cybersecurity news showing on a tablet on a table with a notebook and coffee

Latest Cybersecurity News

ISA is committed to keeping the security community up to date with the latest cybersecurity news. 

Update: Charges laid in Twitter hack

Just two weeks after a massive hack at Twitter, three individuals have been charged in connection with the incident. As we reported in late July, Twitter suffered a significant breach with some of its highest-profile users’ accounts compromised in an apparent Bitcoin scam in mid-July. After the incident came to light, Twitter said the hackers had targeted select employees “with access to internal systems and tools”. It is believed that up to eight internal accounts were breached by using a phone-based spear-phishing scam allegedly conducted by the three accused.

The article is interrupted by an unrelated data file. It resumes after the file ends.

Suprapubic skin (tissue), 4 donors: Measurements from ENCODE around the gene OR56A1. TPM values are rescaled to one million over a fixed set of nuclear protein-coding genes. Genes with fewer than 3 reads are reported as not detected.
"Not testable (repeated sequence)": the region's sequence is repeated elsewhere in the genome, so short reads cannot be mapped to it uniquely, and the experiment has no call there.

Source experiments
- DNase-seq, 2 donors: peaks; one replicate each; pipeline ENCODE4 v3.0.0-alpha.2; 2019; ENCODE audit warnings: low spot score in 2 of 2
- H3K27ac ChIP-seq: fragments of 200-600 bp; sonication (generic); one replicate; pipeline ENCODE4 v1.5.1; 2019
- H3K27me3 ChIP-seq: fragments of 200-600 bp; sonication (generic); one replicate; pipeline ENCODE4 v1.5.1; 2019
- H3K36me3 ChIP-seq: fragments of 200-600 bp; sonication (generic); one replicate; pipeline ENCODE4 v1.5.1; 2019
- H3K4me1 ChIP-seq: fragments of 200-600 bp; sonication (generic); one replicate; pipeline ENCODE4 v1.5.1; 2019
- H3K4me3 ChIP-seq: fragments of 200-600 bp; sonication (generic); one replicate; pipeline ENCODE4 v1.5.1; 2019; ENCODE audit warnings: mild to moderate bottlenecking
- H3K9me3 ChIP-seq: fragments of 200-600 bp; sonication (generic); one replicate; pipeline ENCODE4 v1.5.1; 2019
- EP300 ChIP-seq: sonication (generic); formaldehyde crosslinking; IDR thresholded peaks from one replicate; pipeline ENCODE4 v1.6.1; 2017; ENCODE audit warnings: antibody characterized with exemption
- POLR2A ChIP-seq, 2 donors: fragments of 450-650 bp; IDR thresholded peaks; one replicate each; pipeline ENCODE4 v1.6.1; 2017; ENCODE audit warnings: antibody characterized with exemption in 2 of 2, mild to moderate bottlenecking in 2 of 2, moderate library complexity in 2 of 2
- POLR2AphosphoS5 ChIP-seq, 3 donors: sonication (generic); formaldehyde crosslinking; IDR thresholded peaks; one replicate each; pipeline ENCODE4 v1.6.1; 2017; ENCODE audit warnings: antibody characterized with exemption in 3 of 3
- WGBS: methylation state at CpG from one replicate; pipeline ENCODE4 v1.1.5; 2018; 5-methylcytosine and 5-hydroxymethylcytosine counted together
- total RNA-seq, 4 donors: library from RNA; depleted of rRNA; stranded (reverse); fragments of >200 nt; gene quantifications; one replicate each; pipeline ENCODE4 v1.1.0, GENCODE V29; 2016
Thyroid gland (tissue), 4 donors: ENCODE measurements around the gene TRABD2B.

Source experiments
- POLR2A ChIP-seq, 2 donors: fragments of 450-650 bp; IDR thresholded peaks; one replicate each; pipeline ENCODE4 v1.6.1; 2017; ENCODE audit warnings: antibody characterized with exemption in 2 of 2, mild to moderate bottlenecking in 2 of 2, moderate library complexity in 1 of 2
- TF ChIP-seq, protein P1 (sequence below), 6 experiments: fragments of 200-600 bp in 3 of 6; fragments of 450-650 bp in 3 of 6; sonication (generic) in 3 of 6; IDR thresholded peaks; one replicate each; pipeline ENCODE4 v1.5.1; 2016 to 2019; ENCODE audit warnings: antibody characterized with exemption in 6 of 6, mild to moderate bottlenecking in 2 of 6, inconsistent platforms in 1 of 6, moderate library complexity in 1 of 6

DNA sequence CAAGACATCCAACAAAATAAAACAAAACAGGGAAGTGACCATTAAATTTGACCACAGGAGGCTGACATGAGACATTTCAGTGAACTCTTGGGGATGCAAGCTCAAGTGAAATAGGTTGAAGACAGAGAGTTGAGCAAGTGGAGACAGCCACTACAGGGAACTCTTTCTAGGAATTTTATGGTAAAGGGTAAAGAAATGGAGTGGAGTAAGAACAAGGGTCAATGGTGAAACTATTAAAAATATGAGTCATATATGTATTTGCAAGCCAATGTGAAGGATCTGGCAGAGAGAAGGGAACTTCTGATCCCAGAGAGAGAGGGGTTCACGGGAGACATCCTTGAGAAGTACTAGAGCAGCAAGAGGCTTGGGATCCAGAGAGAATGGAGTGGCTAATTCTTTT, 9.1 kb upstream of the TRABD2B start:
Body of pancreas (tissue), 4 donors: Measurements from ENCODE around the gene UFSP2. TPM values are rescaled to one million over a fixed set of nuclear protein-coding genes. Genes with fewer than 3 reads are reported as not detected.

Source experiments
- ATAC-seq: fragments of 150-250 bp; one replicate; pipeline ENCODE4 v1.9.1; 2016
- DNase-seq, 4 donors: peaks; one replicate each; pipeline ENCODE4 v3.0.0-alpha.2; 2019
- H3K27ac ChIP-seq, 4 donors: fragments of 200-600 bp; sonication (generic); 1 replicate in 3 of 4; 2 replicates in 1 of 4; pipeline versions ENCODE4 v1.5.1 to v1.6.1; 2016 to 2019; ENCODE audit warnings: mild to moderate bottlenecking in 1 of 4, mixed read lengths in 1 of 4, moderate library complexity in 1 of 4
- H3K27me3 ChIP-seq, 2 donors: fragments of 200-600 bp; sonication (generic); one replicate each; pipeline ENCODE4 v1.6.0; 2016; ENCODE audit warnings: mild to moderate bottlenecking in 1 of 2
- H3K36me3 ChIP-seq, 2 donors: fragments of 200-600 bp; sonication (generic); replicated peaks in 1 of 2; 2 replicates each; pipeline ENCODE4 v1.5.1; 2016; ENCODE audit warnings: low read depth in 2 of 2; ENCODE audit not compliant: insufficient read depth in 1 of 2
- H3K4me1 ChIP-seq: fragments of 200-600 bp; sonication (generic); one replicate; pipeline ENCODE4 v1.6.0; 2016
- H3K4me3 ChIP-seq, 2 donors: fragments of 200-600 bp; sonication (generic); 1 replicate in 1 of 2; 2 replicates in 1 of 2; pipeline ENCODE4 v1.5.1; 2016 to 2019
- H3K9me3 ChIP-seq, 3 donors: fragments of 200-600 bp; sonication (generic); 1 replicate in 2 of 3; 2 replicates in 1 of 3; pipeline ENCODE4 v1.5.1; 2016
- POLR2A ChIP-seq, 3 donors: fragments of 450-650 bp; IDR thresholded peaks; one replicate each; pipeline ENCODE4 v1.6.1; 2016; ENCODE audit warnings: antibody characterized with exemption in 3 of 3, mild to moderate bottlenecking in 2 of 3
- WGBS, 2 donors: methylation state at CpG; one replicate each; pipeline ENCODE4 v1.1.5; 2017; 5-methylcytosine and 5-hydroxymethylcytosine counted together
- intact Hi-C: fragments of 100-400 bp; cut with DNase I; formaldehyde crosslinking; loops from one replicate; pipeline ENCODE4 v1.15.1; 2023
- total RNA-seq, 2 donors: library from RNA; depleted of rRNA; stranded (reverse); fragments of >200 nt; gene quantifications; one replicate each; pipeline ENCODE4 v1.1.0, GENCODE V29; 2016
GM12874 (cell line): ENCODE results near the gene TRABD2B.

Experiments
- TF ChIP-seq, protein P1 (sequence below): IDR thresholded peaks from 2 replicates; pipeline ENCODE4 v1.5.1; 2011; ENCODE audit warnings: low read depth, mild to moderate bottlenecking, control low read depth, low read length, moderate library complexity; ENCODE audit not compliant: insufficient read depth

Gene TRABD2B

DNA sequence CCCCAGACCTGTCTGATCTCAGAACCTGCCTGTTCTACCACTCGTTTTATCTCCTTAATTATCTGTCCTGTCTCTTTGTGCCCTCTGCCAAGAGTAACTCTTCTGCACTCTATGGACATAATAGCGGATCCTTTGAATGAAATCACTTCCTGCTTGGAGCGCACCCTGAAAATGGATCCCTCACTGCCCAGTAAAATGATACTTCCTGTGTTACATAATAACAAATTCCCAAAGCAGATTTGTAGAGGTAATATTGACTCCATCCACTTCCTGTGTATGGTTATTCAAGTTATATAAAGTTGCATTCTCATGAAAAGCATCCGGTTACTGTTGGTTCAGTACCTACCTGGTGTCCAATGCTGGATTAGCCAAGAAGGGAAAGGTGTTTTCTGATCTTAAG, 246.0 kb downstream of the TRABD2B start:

A 19-year-old living in Bognor Regis (a town 90 km southwest of London, England), and a 17-year-old and a 22-year-old from Florida were taken into custody. Some 30 felony charges were laid against the Tampa, Florida teenager – who was reportedly the “mastermind” of the hack – according to Florida State Attorney Andrew Warren. The charges include 17 counts of communication fraud, ten counts of fraudulent use of personal information, a single count of fraudulent use of personal information with over $100,000 (all figures USD) or 30 or more victims, a single count of organized fraud, and a single count of access to computers or electronic devices without authority.